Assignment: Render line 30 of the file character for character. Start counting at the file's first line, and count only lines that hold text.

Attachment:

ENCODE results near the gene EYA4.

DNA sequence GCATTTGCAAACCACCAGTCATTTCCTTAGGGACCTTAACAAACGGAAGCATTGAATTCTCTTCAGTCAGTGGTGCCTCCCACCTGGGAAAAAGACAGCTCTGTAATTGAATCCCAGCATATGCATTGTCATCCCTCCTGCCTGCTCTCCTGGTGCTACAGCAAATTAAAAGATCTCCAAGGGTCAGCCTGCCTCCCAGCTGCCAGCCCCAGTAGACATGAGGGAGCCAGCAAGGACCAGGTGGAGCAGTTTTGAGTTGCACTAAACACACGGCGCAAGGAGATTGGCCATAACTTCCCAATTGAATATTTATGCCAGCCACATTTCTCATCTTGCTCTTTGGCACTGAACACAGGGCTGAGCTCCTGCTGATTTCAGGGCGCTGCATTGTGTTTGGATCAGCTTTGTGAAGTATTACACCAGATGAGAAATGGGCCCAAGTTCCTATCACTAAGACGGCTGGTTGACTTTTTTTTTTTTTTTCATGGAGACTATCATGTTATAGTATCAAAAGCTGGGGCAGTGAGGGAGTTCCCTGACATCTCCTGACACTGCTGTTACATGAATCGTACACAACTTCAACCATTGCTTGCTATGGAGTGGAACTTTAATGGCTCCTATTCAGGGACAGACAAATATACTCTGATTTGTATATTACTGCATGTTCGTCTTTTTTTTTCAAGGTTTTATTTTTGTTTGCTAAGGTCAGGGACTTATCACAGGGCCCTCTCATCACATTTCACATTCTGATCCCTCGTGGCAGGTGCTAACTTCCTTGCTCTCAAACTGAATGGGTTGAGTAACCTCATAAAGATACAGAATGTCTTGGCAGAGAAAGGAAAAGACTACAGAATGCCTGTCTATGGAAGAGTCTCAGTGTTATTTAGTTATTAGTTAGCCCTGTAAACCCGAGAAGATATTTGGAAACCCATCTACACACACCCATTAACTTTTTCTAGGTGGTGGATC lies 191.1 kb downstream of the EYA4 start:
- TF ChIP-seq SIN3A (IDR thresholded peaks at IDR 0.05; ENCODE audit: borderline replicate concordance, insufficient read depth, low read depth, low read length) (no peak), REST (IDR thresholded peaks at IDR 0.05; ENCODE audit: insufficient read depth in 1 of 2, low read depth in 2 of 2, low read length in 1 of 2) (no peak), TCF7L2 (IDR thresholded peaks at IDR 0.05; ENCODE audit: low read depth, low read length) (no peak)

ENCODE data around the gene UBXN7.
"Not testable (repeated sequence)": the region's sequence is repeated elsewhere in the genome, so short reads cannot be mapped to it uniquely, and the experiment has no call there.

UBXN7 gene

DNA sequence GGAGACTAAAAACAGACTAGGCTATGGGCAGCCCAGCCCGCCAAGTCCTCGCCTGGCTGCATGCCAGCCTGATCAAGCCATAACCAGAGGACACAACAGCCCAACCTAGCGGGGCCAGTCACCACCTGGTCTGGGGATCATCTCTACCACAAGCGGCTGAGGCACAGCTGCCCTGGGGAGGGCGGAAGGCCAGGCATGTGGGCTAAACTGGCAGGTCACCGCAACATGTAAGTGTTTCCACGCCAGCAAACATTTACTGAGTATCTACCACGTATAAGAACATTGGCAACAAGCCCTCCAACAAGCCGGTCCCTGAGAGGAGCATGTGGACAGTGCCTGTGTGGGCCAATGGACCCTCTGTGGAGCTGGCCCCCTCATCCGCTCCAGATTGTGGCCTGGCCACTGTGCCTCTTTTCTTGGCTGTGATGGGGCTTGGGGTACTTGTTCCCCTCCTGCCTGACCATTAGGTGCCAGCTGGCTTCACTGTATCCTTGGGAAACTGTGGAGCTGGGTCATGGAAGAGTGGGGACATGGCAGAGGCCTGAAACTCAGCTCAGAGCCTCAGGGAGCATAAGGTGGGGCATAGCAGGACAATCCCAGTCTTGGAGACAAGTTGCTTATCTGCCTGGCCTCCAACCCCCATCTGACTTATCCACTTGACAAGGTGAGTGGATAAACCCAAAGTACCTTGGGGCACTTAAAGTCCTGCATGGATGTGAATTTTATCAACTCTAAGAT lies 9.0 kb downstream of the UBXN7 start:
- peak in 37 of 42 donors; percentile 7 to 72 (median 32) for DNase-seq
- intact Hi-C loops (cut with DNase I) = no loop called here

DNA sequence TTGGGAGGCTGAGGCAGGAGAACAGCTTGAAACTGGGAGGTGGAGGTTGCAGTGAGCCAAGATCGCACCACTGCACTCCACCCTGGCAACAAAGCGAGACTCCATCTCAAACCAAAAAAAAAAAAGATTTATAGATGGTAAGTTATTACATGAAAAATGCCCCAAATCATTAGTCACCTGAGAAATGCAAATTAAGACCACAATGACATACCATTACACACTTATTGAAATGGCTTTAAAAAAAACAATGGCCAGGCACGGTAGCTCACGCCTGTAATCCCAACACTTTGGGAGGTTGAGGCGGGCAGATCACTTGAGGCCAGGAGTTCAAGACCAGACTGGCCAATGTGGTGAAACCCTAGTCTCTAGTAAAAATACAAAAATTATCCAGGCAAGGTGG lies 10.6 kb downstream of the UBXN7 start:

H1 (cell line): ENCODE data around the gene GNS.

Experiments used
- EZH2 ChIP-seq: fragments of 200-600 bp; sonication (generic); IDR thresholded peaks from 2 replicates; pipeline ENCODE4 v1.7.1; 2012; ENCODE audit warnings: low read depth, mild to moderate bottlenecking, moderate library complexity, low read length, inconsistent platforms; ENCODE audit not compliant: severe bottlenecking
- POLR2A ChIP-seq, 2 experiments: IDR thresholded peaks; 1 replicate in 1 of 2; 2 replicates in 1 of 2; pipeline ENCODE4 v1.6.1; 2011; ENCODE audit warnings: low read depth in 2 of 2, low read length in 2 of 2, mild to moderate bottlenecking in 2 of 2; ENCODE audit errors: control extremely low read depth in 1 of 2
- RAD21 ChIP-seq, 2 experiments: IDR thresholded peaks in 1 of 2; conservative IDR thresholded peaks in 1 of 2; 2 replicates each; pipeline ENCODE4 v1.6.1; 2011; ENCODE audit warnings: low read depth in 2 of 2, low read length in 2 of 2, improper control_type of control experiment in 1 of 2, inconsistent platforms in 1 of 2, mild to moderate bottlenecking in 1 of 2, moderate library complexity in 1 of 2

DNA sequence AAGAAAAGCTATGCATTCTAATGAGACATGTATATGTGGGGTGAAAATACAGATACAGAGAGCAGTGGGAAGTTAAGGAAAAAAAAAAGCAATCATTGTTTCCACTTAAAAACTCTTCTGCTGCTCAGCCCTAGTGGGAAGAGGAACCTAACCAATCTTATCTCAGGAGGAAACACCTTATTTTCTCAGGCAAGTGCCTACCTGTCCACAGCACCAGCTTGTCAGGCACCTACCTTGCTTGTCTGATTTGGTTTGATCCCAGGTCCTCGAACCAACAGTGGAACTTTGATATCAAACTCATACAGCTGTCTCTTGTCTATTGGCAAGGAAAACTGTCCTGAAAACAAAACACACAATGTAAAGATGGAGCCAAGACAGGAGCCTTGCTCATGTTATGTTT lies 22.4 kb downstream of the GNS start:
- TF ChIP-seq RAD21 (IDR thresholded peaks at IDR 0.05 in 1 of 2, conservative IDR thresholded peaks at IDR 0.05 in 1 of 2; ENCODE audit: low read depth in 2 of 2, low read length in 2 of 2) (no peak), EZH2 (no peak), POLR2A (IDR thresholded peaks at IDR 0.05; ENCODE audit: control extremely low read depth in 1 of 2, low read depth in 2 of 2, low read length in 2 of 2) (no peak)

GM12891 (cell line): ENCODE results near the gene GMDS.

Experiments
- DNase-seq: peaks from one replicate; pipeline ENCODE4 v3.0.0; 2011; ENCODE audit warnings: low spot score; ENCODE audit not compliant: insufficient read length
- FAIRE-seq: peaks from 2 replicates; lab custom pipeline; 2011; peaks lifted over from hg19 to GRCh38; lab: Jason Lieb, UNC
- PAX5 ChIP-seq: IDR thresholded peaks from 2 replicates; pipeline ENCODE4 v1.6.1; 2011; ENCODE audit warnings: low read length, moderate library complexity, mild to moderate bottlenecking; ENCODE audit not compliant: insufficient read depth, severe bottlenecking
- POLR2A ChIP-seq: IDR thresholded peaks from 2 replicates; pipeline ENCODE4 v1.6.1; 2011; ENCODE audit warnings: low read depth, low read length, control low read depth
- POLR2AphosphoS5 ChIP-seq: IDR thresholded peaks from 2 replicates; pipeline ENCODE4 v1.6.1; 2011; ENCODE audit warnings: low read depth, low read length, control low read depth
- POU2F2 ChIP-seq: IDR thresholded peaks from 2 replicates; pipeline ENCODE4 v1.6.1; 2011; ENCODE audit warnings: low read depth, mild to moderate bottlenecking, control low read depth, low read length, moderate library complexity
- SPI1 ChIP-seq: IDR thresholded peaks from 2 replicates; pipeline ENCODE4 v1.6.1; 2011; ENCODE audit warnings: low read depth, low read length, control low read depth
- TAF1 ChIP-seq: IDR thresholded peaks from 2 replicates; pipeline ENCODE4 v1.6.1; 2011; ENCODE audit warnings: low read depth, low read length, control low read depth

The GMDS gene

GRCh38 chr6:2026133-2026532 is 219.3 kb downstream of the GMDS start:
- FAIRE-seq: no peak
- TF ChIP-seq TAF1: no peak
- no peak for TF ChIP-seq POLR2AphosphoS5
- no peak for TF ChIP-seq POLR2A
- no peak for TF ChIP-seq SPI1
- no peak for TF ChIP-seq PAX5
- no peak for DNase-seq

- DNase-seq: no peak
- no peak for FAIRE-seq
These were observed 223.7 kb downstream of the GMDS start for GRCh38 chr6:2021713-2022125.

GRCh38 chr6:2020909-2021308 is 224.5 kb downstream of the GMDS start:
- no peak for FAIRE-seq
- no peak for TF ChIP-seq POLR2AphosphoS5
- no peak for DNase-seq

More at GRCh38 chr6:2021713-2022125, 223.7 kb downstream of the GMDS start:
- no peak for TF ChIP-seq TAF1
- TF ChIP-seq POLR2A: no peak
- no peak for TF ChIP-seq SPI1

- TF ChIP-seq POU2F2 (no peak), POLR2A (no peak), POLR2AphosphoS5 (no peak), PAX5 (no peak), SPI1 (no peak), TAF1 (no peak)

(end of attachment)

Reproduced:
- FAIRE-seq: no peak